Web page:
“Taken as a whole I think the non-profit environment here is unparalleled,” he said. “We’ve had a conversation with other cities when they come to us and say ‘we’re very excited about this music programme’. […] People have contributed to it. It takes real talent to help get it off the ground, private partnership and folks who understand all those systems that are in place, people who are serious about getting it off the ground.”
City systems keep the community heard
Brendon Anthony’s role is of course Texas-wide, and when asked how he gets other cities and the State government to look to Austin to invest, he noted the music community’s systems.
“Austin is experiencing a period of difficulty right now, and growth […] but where would this city be if we didn’t have systems in place that folks have worked so hard to build. Austin is blessed with a vibrant music scene yes, but there’s a safety net in place for those people here,” he said. “[Aside from the many non-profits], there are private citizens willing to engage on a very high level and there are city systems build to actually hear the needs of the community and translate those to city leadership.
“[…] If there is an outcry in the community, there is data that says the community needs help, but what’s great is the data, and there are people who can interpret it to leadership so that they can get on the ball,”Anthony added.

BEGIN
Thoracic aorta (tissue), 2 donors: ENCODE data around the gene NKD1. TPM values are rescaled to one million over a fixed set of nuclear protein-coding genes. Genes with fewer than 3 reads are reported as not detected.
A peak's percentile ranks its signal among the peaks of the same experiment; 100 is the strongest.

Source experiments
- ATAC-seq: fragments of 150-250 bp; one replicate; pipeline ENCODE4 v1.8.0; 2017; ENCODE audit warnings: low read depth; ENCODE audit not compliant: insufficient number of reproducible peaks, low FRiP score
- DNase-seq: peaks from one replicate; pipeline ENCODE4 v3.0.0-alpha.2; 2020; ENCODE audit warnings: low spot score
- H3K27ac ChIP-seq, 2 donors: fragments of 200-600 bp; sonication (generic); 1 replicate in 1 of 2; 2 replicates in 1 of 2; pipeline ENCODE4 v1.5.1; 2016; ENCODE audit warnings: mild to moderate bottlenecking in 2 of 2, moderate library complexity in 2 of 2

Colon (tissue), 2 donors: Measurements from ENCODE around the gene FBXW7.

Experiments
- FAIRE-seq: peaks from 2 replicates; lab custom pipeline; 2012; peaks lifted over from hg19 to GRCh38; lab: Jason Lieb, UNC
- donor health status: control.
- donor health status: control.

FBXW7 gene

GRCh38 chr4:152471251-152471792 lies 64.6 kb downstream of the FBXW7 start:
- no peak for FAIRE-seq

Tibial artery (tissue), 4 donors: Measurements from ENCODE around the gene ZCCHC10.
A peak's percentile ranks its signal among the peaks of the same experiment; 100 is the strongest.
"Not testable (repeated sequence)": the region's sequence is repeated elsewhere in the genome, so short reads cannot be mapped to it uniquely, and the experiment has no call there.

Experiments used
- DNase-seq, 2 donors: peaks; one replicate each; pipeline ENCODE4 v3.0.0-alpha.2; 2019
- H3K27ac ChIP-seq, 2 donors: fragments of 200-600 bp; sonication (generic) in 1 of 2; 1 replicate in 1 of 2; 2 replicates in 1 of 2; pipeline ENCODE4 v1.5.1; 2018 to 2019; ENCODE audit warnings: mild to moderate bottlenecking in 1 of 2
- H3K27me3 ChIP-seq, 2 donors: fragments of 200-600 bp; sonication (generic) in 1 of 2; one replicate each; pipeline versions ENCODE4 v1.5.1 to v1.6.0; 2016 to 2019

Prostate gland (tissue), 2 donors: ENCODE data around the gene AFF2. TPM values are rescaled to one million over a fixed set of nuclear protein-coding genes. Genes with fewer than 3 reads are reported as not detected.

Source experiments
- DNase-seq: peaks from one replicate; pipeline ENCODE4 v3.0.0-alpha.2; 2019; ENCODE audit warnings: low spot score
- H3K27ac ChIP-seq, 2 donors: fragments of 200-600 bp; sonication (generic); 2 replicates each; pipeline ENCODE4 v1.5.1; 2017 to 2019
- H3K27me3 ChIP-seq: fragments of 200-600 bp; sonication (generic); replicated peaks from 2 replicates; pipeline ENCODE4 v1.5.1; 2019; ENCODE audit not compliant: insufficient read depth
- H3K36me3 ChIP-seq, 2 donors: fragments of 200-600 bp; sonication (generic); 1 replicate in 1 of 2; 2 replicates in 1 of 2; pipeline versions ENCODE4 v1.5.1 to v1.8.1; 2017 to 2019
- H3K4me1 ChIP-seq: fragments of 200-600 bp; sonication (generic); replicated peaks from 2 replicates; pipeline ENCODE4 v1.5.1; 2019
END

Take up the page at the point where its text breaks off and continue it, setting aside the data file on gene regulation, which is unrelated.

Cody Cowan is the owner of Austin venue The Mohawk; he also worked at famed spot Emo’s in late ‘90s when Austin was mostly dilapidated venues and had no music scene. Cowan said communicating data with policy makers and government is one major player that has helped the venue sector thrive in Austin.
“It wasn’t until we started bring math rather than emotion that into the conversation that people started to take us seriously,’ he said. “When you’re trying to convince people how cool it is, how vital it is, or the history of the city, of the people… if you bring your passion into it, it’s just going to fall on deaf ears.
“You really need to have a data-driven conversation […] Bring the business of rock ‘n’ roll to the table and leave rock ‘n’ roll for the artists.”